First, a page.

Off and on during the seasons, the full moon is reflected off a white cross with the inscription in black, "Gen Canby U.S.A. was murdered here by the Modocs April 11, 1873." This cross is a reproduction. The original, now on exhibit in the Visitor Center, was raised in 1882 by Lieutenant John S. Parke in tribute to the man who had served his country honorably from 1839-1873. Canby had brought peaceful settlement to several conflicts that he had encountered earlier in his military career. During the Modoc War he was ordered by General Sherman to try for peace by negotiation.
Three other commissioners were to work with him. Eventually, the Modocs, in a desperate attempt to end the war, attacked them during a peace meeting. They believed, as was their custom, that if the soldiers' leaders were killed the soldiers would go away. In killing Canby, they lost the one man who might have solved their problems fairly and brought about a just peace settlement.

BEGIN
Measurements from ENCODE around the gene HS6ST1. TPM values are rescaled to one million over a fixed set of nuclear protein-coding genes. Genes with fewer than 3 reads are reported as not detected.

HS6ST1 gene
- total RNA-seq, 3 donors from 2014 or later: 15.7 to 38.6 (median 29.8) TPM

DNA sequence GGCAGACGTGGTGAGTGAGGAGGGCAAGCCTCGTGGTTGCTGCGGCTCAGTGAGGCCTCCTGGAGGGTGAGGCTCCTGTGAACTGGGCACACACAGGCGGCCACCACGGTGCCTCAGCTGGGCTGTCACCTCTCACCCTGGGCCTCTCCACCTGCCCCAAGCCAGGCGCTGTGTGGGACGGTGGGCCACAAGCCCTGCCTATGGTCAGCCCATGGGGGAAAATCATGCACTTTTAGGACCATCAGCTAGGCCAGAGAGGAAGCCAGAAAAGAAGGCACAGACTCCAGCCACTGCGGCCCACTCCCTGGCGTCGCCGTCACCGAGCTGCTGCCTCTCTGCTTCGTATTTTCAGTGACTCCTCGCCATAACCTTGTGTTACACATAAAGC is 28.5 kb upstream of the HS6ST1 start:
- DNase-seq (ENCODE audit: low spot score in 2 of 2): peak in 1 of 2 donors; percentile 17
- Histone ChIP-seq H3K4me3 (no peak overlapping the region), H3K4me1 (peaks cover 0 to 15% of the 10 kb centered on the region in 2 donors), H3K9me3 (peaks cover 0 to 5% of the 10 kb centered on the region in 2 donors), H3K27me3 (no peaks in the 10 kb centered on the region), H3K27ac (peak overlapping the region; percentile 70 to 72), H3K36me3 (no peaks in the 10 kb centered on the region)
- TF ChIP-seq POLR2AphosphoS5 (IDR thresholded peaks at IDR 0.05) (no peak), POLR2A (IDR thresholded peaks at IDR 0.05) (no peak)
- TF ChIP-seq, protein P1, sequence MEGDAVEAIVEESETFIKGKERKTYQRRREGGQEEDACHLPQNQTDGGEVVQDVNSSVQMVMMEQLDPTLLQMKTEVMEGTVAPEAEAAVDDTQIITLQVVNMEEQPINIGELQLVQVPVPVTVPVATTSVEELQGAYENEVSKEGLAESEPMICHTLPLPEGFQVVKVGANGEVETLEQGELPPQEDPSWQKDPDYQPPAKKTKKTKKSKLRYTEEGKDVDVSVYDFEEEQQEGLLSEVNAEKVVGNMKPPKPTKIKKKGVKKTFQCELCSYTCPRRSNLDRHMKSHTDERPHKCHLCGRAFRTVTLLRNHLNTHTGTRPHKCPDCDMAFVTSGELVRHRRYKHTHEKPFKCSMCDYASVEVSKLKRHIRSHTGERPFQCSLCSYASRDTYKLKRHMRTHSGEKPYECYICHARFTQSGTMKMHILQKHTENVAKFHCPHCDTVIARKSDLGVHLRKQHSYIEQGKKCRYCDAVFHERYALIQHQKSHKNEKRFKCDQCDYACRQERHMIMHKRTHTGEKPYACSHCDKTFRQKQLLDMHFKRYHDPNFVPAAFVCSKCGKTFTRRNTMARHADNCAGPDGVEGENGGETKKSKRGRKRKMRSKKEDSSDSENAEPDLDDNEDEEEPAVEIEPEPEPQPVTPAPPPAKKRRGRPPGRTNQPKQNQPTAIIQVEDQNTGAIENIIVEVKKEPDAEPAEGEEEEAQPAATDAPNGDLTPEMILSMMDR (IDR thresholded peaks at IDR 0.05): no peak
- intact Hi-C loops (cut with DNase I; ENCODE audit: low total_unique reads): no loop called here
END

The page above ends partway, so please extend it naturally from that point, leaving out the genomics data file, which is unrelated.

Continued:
Canby was the only general officer killed during the Indian Wars. The clash of two cultures that couldn't understand each other led to his death. As you view the cross, day or night, try to understand the viewpoint of both. Maybe we can still learn something from our own history.